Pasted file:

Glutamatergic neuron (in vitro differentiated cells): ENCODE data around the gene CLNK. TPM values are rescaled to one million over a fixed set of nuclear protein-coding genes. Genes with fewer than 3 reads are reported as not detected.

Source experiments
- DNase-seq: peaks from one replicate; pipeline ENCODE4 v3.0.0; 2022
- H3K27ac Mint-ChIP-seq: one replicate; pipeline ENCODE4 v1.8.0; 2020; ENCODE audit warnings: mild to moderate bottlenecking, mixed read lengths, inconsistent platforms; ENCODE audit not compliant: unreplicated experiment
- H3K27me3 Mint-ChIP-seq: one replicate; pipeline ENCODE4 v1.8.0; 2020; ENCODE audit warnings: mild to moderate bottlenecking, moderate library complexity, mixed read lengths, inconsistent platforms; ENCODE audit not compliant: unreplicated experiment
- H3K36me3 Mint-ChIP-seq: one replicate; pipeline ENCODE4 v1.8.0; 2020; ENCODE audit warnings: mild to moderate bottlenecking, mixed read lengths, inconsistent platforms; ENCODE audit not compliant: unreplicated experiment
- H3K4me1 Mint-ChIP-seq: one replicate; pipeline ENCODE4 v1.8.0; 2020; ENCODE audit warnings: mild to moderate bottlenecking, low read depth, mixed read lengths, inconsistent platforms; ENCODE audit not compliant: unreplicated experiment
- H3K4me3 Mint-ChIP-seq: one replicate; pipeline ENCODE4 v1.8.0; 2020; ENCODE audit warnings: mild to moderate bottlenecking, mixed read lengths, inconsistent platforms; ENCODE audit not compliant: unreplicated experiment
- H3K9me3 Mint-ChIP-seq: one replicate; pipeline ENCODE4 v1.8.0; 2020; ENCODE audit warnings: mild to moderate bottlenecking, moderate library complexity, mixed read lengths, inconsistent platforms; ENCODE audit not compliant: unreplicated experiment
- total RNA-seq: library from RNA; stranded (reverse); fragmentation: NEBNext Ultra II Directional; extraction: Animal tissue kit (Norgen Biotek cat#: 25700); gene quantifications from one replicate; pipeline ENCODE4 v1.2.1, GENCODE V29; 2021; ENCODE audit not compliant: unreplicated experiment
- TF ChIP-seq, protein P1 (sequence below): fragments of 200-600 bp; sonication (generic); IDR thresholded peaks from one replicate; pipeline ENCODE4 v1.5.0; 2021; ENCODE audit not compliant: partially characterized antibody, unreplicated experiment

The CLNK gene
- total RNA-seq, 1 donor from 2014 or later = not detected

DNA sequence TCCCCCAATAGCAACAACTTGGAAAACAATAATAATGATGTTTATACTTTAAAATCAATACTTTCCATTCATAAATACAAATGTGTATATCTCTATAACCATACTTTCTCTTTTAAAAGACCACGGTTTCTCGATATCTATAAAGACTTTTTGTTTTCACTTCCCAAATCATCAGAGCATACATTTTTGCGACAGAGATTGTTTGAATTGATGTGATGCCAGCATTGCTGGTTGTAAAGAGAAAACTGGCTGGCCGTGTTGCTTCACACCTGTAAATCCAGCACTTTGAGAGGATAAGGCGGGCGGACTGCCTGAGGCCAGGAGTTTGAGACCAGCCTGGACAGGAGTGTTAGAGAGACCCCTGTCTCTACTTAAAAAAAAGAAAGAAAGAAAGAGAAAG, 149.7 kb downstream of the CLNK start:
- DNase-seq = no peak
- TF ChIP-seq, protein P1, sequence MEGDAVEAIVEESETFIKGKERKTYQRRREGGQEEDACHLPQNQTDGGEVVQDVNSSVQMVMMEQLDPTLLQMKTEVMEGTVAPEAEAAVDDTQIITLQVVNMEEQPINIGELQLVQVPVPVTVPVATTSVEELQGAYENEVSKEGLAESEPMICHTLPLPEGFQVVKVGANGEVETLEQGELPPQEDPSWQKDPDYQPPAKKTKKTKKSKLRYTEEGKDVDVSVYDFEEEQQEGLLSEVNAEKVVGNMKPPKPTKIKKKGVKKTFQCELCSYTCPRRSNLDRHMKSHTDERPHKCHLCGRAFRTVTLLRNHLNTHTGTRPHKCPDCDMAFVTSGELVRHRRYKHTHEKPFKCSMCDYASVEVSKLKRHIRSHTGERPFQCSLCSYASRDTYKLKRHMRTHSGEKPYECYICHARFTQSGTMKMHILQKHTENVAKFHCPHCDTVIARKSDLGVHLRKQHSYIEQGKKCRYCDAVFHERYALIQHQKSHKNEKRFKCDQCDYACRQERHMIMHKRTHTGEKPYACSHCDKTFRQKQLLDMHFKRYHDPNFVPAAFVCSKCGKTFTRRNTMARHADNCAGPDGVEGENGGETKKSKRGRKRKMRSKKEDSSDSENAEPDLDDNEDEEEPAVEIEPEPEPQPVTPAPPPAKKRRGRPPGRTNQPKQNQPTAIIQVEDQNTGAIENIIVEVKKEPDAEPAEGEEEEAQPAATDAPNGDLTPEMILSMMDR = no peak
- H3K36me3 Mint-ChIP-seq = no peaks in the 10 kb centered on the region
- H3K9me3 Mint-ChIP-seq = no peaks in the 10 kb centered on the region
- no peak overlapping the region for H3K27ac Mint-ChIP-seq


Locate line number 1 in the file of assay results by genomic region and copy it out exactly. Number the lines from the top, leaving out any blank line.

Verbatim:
Glutamatergic neuron (in vitro differentiated cells): ENCODE data around the gene CLNK. TPM values are rescaled to one million over a fixed set of nuclear protein-coding genes. Genes with fewer than 3 reads are reported as not detected.